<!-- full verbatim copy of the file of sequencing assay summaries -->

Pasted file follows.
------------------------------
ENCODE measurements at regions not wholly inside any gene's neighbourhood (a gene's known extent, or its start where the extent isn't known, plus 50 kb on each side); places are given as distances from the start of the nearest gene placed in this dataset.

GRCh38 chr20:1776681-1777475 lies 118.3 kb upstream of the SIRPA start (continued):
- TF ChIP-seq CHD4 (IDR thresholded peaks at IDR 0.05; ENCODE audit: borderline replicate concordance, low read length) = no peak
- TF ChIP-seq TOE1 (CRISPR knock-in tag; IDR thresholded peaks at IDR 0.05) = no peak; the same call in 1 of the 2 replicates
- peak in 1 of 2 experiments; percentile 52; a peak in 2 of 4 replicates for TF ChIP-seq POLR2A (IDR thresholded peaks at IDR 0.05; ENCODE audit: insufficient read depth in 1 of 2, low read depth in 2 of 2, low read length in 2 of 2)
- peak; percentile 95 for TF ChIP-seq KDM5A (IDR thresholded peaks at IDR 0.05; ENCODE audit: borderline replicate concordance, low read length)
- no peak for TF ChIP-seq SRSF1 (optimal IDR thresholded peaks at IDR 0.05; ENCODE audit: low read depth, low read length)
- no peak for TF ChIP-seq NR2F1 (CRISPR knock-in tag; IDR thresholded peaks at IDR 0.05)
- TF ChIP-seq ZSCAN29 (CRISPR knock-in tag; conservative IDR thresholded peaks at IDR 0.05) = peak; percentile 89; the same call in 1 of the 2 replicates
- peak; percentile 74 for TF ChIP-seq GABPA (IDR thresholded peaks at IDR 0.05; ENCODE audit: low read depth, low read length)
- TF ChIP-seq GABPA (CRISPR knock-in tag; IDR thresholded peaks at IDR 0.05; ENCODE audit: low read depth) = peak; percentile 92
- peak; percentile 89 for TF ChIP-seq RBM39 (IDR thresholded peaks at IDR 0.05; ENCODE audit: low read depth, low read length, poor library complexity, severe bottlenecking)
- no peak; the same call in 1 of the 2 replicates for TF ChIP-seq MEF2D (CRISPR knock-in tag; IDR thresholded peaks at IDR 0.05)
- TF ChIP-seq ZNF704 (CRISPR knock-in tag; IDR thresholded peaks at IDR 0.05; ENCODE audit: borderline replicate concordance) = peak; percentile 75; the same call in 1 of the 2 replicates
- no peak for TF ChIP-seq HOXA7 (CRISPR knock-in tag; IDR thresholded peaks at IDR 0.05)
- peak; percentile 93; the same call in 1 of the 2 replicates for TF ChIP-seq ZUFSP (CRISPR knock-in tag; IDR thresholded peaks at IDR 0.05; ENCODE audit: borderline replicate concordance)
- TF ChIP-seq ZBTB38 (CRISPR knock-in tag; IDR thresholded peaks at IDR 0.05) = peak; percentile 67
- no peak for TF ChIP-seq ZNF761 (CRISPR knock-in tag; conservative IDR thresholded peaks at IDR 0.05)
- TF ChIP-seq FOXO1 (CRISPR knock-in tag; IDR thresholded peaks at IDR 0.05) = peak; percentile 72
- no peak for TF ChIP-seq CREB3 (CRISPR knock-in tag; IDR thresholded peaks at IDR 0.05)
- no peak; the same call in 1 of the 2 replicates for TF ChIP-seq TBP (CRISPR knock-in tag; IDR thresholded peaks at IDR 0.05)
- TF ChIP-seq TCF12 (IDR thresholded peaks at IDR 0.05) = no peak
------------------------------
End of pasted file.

ENCODE measurements at regions not wholly inside any gene's neighbourhood (a gene's known extent, or its start where the extent isn't known, plus 50 kb on each side); places are given as distances from the start of the nearest gene placed in this dataset.

GRCh38 chr20:1776681-1777475 lies 118.3 kb upstream of the SIRPA start (continued):
- TF ChIP-seq CHD4 (IDR thresholded peaks at IDR 0.05; ENCODE audit: borderline replicate concordance, low read length) = no peak
- TF ChIP-seq TOE1 (CRISPR knock-in tag; IDR thresholded peaks at IDR 0.05) = no peak; the same call in 1 of the 2 replicates
- peak in 1 of 2 experiments; percentile 52; a peak in 2 of 4 replicates for TF ChIP-seq POLR2A (IDR thresholded peaks at IDR 0.05; ENCODE audit: insufficient read depth in 1 of 2, low read depth in 2 of 2, low read length in 2 of 2)
- peak; percentile 95 for TF ChIP-seq KDM5A (IDR thresholded peaks at IDR 0.05; ENCODE audit: borderline replicate concordance, low read length)
- no peak for TF ChIP-seq SRSF1 (optimal IDR thresholded peaks at IDR 0.05; ENCODE audit: low read depth, low read length)
- no peak for TF ChIP-seq NR2F1 (CRISPR knock-in tag; IDR thresholded peaks at IDR 0.05)
- TF ChIP-seq ZSCAN29 (CRISPR knock-in tag; conservative IDR thresholded peaks at IDR 0.05) = peak; percentile 89; the same call in 1 of the 2 replicates
- peak; percentile 74 for TF ChIP-seq GABPA (IDR thresholded peaks at IDR 0.05; ENCODE audit: low read depth, low read length)
- TF ChIP-seq GABPA (CRISPR knock-in tag; IDR thresholded peaks at IDR 0.05; ENCODE audit: low read depth) = peak; percentile 92
- peak; percentile 89 for TF ChIP-seq RBM39 (IDR thresholded peaks at IDR 0.05; ENCODE audit: low read depth, low read length, poor library complexity, severe bottlenecking)
- no peak; the same call in 1 of the 2 replicates for TF ChIP-seq MEF2D (CRISPR knock-in tag; IDR thresholded peaks at IDR 0.05)
- TF ChIP-seq ZNF704 (CRISPR knock-in tag; IDR thresholded peaks at IDR 0.05; ENCODE audit: borderline replicate concordance) = peak; percentile 75; the same call in 1 of the 2 replicates
- no peak for TF ChIP-seq HOXA7 (CRISPR knock-in tag; IDR thresholded peaks at IDR 0.05)
- peak; percentile 93; the same call in 1 of the 2 replicates for TF ChIP-seq ZUFSP (CRISPR knock-in tag; IDR thresholded peaks at IDR 0.05; ENCODE audit: borderline replicate concordance)
- TF ChIP-seq ZBTB38 (CRISPR knock-in tag; IDR thresholded peaks at IDR 0.05) = peak; percentile 67
- no peak for TF ChIP-seq ZNF761 (CRISPR knock-in tag; conservative IDR thresholded peaks at IDR 0.05)
- TF ChIP-seq FOXO1 (CRISPR knock-in tag; IDR thresholded peaks at IDR 0.05) = peak; percentile 72
- no peak for TF ChIP-seq CREB3 (CRISPR knock-in tag; IDR thresholded peaks at IDR 0.05)
- no peak; the same call in 1 of the 2 replicates for TF ChIP-seq TBP (CRISPR knock-in tag; IDR thresholded peaks at IDR 0.05)
- TF ChIP-seq TCF12 (IDR thresholded peaks at IDR 0.05) = no peak